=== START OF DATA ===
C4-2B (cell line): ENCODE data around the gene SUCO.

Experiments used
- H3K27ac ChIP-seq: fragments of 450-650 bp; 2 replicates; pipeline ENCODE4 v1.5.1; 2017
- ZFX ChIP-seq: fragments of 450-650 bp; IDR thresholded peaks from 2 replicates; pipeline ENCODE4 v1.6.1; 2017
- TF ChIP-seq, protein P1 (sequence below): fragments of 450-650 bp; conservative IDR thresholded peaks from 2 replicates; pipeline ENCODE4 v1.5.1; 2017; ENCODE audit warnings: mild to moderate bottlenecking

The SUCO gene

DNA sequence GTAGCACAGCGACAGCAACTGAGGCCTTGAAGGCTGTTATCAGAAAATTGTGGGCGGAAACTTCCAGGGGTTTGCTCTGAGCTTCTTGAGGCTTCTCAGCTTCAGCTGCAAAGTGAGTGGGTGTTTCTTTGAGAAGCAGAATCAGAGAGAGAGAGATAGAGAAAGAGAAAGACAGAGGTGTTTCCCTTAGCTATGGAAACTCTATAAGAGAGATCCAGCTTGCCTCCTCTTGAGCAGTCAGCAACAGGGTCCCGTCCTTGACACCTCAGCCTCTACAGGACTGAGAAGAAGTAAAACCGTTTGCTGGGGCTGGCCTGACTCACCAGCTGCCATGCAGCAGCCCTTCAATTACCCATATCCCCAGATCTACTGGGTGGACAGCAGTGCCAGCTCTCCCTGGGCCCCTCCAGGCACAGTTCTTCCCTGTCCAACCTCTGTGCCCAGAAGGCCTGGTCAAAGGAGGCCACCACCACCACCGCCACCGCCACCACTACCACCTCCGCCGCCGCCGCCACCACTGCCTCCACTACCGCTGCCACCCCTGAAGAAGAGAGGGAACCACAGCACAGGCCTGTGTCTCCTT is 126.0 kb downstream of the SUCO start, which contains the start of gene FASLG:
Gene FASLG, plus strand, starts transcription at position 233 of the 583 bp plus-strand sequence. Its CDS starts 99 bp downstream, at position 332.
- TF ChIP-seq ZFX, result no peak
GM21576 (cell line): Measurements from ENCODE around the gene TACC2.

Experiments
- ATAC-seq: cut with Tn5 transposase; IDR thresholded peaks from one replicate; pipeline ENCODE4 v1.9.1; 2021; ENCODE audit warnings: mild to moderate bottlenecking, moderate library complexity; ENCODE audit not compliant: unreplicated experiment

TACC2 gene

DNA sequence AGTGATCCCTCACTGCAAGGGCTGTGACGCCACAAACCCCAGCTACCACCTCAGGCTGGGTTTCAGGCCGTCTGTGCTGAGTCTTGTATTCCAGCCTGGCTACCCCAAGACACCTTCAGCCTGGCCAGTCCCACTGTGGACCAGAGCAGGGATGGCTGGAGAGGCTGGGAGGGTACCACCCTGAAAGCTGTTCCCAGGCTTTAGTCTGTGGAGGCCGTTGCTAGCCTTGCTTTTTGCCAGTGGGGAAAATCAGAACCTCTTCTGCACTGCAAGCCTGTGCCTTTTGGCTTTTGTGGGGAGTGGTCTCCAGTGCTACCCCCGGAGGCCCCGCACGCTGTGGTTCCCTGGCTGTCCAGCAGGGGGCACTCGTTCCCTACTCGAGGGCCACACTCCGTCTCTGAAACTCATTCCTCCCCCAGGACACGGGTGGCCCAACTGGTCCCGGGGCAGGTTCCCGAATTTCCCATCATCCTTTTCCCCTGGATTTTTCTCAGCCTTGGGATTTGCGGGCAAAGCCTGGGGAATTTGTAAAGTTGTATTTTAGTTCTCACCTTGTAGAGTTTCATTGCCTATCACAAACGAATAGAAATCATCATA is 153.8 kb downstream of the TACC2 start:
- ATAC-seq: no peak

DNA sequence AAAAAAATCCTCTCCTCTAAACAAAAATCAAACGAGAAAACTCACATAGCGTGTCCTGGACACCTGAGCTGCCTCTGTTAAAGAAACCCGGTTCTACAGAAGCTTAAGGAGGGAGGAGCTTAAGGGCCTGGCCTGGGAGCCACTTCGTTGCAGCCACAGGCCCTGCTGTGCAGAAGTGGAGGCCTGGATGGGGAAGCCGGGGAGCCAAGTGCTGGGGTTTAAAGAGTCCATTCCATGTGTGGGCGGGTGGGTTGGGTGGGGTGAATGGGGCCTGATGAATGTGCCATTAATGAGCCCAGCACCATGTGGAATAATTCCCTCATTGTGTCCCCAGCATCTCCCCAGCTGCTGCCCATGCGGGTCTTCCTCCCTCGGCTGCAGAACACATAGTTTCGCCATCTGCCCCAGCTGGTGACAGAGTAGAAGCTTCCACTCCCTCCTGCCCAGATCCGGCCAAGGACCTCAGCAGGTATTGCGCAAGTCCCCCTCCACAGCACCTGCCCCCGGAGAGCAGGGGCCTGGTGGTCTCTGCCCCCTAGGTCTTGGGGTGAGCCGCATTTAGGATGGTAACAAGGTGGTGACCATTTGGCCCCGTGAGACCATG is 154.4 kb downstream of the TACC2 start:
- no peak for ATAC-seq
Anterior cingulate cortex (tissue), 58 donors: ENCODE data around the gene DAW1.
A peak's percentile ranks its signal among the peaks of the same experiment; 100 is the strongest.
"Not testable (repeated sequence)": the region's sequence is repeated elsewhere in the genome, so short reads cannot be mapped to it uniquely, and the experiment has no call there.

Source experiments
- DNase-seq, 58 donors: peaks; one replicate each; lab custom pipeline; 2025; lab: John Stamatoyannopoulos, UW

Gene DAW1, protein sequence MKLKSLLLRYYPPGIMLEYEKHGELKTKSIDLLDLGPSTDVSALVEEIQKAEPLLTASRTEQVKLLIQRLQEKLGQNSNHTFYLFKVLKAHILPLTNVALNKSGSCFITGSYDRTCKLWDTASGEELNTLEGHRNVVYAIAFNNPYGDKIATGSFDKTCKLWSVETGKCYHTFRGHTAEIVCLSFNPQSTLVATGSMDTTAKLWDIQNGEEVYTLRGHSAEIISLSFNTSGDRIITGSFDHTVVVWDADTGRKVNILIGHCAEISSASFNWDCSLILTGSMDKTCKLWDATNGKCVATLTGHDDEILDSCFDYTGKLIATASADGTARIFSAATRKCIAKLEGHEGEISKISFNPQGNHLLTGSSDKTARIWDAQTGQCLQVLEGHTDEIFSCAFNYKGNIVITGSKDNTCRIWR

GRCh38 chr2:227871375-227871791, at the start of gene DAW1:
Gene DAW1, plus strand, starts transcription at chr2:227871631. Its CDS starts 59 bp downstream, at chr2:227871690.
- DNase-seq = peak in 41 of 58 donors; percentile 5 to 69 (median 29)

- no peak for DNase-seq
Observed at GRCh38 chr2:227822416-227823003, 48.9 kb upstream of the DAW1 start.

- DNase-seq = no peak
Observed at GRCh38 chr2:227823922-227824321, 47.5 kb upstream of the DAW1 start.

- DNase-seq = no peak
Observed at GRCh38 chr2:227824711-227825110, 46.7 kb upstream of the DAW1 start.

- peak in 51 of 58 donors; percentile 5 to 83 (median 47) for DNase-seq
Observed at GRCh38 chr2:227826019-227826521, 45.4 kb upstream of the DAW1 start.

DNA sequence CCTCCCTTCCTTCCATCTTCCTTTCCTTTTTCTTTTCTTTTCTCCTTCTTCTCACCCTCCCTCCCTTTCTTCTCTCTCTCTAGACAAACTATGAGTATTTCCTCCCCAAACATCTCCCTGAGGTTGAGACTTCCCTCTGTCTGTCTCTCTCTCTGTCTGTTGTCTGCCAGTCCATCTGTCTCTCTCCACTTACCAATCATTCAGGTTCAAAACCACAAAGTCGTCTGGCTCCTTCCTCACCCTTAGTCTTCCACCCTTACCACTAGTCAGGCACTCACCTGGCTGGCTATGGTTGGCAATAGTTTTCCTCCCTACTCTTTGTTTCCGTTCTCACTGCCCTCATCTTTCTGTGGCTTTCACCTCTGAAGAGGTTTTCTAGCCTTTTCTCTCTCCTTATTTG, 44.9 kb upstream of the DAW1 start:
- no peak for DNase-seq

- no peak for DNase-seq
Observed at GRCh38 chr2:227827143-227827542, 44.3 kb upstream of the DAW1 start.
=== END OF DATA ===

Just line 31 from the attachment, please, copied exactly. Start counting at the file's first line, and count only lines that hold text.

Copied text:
- DNase-seq = no peak